Who Killed Article 38(1)(b)? A Reply to Bradley and Gulati
18 Pages Posted: 15 May 2010 Last revised: 3 Apr 2012
Date Written: August 20, 2010
Curtis Bradley and Mitu Gulati’s provocative article on “Withdrawing from International Custom,” 120 Yale Law Journal (2010) (forthcoming), shines light onto a central yet under-analyzed issue of customary international law and brings to bear thought-provoking research and analysis. Ultimately, however, the proposal that states should be able to individually withdraw from international custom as they often can from treaties is unconvincing and concerning because (1) it is based on questionable analogies between custom, on the one hand, and treaties and contract law, on the other, and (2) when understood in its real world context, rather than in the academic laboratory, it has the potential to facilitate opportunistic and abusive claims that undermine the interests of the international community.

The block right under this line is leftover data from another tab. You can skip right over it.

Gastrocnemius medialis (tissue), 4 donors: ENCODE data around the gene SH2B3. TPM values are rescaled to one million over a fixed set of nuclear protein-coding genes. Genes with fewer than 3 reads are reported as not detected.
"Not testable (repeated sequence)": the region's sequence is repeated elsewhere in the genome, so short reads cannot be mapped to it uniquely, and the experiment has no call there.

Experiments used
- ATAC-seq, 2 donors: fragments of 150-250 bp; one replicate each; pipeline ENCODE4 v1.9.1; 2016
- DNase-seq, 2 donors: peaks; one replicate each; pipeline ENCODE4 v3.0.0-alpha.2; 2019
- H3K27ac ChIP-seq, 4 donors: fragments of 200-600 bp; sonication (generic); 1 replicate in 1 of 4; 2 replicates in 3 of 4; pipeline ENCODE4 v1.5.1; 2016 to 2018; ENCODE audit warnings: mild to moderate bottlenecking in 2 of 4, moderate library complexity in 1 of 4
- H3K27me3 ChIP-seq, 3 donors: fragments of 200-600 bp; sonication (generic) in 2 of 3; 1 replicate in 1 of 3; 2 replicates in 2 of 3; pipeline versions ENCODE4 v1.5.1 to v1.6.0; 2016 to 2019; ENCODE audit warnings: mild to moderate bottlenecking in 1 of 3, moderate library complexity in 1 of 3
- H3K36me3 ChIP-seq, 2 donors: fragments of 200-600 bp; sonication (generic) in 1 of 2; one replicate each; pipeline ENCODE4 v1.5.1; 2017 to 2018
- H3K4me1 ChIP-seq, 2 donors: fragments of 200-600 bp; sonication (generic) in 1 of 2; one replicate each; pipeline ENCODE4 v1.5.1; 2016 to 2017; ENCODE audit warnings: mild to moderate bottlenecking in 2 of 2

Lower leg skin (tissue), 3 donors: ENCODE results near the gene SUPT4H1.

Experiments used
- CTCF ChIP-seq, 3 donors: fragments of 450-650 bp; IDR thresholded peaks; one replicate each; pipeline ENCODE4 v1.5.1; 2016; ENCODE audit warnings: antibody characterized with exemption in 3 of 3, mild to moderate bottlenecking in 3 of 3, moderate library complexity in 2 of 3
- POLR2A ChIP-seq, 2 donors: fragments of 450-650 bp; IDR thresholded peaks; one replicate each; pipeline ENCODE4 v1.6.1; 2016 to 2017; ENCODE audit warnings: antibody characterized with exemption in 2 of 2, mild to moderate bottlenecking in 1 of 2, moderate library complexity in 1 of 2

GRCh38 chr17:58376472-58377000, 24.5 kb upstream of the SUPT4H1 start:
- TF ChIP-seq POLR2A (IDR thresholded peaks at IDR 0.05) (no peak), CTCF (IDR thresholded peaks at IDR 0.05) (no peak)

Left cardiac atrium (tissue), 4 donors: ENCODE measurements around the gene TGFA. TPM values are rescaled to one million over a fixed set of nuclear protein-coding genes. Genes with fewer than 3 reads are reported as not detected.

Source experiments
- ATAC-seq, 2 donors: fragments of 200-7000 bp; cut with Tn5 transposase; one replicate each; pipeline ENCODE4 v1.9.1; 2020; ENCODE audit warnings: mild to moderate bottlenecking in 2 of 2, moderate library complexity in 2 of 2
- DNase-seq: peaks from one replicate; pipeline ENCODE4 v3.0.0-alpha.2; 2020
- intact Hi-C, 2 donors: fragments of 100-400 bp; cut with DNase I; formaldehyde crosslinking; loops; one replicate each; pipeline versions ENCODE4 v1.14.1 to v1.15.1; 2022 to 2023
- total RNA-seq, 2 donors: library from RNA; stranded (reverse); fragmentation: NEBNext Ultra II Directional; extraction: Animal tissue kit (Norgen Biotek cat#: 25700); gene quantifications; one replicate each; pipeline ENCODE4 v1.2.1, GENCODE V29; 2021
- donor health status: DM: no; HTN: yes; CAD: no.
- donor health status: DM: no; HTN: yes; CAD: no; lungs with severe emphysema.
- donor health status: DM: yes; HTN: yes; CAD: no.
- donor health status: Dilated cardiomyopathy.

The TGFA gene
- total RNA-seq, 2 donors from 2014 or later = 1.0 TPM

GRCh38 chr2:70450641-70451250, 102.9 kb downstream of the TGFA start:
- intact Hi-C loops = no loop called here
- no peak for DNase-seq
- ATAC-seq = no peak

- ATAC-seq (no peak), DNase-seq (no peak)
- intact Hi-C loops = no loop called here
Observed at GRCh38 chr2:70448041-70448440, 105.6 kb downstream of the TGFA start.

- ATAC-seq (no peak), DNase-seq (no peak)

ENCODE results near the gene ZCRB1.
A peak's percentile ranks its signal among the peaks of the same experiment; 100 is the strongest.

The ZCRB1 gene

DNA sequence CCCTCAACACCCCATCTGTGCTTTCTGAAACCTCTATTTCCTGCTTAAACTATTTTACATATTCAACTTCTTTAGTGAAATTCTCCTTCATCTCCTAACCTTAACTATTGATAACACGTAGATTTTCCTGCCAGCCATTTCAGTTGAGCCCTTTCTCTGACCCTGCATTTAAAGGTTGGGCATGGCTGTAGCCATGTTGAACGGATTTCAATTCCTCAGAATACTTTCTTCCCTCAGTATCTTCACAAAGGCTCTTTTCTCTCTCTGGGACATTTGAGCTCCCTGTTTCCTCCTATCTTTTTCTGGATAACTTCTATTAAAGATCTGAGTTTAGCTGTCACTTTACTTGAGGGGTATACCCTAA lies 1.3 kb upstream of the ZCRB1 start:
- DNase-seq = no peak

Keywords: Custom, Customary International Law, International Custom, Bradley, Gulati, Withdraw, Withdrawing, Exit, Voice, Analogy, Treaties, Contract, Social Contract, Jus Cogens, Persistent Objector, Exit, Voice, Legalization
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